Women’s Rights in Armed Conflict under International Law

Citation: O’Rourke, C. (2020). Women’s Rights in Armed Conflict under International Law (PA-X Research Report). Edinburgh: Global Justice Academy, University of Edinburgh.

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Summary: Protections for women’s rights in armed conflict (WRAC) have proliferated under international law in the last three decades. Consequently, there is now a wide range of international institutions engaged in defining, monitoring and enforcing women’s rights in different conflicts under international law. Key institutions of relevance include the International Committee of the Red Cross (ICRC), human rights treaty-bodies, the International Criminal Court (ICC) and the United Nations Security Council (UNSC). The increase in institutional activity is a broadly positive development. Nevertheless, there is significant scope to strengthen the legal status of specific protections to women’s rights; to improve how key institutions comply with and implement their own guarantees of women’s rights; to improve coordination amongst key institutions; and to maximise the strengths of different monitoring and enforcement procedures to protect and promote different women’s rights in different conflict settings. This policy brief elaborates these key findings and concludes with recommendations to a range of key actors.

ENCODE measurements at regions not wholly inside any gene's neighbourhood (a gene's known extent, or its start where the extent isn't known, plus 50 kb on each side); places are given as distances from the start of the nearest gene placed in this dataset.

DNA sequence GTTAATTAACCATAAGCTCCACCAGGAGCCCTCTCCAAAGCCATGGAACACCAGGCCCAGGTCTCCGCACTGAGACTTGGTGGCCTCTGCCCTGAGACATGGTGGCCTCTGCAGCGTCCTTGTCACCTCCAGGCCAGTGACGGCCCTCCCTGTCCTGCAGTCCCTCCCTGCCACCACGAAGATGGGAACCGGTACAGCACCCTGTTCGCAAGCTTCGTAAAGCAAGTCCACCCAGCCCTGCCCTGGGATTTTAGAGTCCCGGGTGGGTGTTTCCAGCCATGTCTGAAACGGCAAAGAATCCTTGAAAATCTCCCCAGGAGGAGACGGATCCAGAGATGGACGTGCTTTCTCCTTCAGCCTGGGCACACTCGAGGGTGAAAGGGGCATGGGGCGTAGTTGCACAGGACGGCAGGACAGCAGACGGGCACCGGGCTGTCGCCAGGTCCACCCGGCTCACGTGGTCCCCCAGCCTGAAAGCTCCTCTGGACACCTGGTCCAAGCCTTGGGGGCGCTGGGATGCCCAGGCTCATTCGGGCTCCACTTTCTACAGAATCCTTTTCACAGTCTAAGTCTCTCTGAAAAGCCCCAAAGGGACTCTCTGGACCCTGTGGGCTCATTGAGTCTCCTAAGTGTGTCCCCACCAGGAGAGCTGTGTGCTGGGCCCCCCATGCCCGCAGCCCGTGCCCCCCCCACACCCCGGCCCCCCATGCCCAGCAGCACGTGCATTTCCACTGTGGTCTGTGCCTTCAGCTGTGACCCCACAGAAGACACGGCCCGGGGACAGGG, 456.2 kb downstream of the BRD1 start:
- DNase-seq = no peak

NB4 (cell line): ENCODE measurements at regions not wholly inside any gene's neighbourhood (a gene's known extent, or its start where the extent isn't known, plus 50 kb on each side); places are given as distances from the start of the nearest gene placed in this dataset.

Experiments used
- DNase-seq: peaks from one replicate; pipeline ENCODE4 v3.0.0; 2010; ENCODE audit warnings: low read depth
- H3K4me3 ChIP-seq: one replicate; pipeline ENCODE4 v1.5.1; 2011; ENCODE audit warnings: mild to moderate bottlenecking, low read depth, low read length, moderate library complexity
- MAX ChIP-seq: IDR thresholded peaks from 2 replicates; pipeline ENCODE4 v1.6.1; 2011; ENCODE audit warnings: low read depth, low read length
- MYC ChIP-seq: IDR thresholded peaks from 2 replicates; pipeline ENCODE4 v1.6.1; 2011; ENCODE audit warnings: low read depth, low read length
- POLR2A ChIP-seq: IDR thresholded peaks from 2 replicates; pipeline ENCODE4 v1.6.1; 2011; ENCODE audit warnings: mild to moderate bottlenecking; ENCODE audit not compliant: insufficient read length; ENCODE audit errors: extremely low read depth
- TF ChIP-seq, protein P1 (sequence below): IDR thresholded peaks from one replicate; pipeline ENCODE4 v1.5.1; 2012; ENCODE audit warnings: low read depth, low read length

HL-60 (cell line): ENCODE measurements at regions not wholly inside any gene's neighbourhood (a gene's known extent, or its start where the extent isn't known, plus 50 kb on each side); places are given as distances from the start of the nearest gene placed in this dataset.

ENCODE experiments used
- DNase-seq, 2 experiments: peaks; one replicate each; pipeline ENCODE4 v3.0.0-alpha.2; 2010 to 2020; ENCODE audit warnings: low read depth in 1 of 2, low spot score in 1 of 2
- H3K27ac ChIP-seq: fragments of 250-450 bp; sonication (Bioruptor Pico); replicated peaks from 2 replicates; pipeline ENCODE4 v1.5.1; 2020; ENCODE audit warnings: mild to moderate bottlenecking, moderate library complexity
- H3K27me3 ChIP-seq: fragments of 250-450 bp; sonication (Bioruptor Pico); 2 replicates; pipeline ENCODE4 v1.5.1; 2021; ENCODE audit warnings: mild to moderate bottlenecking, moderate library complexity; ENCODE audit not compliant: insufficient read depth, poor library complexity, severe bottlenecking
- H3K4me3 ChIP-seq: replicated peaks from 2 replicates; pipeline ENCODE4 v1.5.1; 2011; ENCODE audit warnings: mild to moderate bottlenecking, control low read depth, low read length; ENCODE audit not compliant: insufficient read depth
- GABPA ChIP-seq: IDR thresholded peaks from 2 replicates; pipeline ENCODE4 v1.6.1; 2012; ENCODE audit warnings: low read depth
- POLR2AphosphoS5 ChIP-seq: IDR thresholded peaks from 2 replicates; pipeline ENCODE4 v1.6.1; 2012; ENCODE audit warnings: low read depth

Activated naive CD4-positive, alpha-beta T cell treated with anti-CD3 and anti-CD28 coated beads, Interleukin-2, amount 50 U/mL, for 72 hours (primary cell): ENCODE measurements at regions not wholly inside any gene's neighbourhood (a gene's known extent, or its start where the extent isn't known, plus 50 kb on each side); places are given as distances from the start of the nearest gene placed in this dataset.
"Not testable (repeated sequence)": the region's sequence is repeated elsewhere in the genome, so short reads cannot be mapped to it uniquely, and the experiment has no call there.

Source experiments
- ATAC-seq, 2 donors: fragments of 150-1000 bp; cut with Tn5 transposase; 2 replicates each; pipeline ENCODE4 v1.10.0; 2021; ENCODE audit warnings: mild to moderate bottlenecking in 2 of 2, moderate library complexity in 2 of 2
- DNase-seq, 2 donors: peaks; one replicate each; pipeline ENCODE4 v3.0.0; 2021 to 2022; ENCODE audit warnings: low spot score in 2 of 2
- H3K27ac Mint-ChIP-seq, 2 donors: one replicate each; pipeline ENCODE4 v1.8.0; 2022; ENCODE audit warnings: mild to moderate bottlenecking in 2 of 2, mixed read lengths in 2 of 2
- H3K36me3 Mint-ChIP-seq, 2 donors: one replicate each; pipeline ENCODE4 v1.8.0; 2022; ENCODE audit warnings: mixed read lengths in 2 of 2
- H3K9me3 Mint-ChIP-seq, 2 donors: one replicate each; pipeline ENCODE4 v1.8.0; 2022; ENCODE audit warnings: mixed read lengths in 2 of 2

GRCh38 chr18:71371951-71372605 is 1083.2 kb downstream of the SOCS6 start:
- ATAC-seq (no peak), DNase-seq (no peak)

The policy brief is drawn from Women’s Rights in Armed Conflict under International Law (Cambridge University Press, 2020). The larger study examines the protection of women’s rights in conflict under international humanitarian law (IHL), international human rights law (IHRL), international criminal law (ICL) and the UN Security Council. In practice, the study examined the activities of the ICRC, human rights treaty-bodies, the ICC and the UNSC in three conflict settings on a subset of emblematic women’s rights violations, namely, the recruitment and use of girl soldiers and the perpetration of sexual violence in the Democratic Republic of Congo; forced displacement and sexual violence in the Colombia; and enforced disappearance and sexual violence in Nepal.

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